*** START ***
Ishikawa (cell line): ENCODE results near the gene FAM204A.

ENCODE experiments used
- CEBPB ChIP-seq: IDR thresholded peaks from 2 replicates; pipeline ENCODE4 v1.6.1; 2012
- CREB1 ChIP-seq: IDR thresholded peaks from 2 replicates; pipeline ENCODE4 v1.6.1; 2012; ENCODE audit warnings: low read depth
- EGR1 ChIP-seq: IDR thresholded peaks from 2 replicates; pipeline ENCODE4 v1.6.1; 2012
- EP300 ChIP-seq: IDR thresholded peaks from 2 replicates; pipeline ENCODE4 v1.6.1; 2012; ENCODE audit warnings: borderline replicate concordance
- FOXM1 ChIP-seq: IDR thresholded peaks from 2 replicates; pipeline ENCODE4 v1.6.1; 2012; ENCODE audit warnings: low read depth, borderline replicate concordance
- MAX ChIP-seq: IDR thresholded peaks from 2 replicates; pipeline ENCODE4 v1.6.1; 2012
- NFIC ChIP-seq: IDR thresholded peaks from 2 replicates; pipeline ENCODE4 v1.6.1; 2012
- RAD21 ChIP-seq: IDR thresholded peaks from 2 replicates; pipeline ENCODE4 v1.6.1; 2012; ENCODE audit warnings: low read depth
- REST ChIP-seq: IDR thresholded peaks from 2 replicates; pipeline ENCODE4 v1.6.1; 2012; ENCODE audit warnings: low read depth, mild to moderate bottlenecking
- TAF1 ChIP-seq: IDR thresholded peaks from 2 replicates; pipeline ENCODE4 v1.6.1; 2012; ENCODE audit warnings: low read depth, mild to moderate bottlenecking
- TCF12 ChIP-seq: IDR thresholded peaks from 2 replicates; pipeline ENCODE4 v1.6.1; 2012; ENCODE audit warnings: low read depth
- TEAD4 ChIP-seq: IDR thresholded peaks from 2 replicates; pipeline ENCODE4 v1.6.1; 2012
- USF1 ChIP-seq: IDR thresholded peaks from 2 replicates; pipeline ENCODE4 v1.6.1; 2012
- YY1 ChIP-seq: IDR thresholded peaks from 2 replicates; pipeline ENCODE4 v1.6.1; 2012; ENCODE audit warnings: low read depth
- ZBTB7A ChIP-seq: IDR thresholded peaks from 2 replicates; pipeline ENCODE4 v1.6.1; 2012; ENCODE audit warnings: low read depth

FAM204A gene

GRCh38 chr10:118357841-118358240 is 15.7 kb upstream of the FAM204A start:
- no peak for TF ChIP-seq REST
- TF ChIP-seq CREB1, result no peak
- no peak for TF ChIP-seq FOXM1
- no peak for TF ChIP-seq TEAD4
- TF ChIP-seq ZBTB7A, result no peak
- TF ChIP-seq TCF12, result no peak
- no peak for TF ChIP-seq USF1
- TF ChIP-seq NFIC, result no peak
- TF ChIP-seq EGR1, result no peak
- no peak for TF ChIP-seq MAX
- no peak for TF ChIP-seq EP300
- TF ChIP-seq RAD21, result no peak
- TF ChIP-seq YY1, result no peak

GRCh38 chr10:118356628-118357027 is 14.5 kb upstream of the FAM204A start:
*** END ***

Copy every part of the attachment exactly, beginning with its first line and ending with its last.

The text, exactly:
Ishikawa (cell line): ENCODE results near the gene FAM204A.

ENCODE experiments used
- CEBPB ChIP-seq: IDR thresholded peaks from 2 replicates; pipeline ENCODE4 v1.6.1; 2012
- CREB1 ChIP-seq: IDR thresholded peaks from 2 replicates; pipeline ENCODE4 v1.6.1; 2012; ENCODE audit warnings: low read depth
- EGR1 ChIP-seq: IDR thresholded peaks from 2 replicates; pipeline ENCODE4 v1.6.1; 2012
- EP300 ChIP-seq: IDR thresholded peaks from 2 replicates; pipeline ENCODE4 v1.6.1; 2012; ENCODE audit warnings: borderline replicate concordance
- FOXM1 ChIP-seq: IDR thresholded peaks from 2 replicates; pipeline ENCODE4 v1.6.1; 2012; ENCODE audit warnings: low read depth, borderline replicate concordance
- MAX ChIP-seq: IDR thresholded peaks from 2 replicates; pipeline ENCODE4 v1.6.1; 2012
- NFIC ChIP-seq: IDR thresholded peaks from 2 replicates; pipeline ENCODE4 v1.6.1; 2012
- RAD21 ChIP-seq: IDR thresholded peaks from 2 replicates; pipeline ENCODE4 v1.6.1; 2012; ENCODE audit warnings: low read depth
- REST ChIP-seq: IDR thresholded peaks from 2 replicates; pipeline ENCODE4 v1.6.1; 2012; ENCODE audit warnings: low read depth, mild to moderate bottlenecking
- TAF1 ChIP-seq: IDR thresholded peaks from 2 replicates; pipeline ENCODE4 v1.6.1; 2012; ENCODE audit warnings: low read depth, mild to moderate bottlenecking
- TCF12 ChIP-seq: IDR thresholded peaks from 2 replicates; pipeline ENCODE4 v1.6.1; 2012; ENCODE audit warnings: low read depth
- TEAD4 ChIP-seq: IDR thresholded peaks from 2 replicates; pipeline ENCODE4 v1.6.1; 2012
- USF1 ChIP-seq: IDR thresholded peaks from 2 replicates; pipeline ENCODE4 v1.6.1; 2012
- YY1 ChIP-seq: IDR thresholded peaks from 2 replicates; pipeline ENCODE4 v1.6.1; 2012; ENCODE audit warnings: low read depth
- ZBTB7A ChIP-seq: IDR thresholded peaks from 2 replicates; pipeline ENCODE4 v1.6.1; 2012; ENCODE audit warnings: low read depth

FAM204A gene

GRCh38 chr10:118357841-118358240 is 15.7 kb upstream of the FAM204A start:
- no peak for TF ChIP-seq REST
- TF ChIP-seq CREB1, result no peak
- no peak for TF ChIP-seq FOXM1
- no peak for TF ChIP-seq TEAD4
- TF ChIP-seq ZBTB7A, result no peak
- TF ChIP-seq TCF12, result no peak
- no peak for TF ChIP-seq USF1
- TF ChIP-seq NFIC, result no peak
- TF ChIP-seq EGR1, result no peak
- no peak for TF ChIP-seq MAX
- no peak for TF ChIP-seq EP300
- TF ChIP-seq RAD21, result no peak
- TF ChIP-seq YY1, result no peak

GRCh38 chr10:118356628-118357027 is 14.5 kb upstream of the FAM204A start: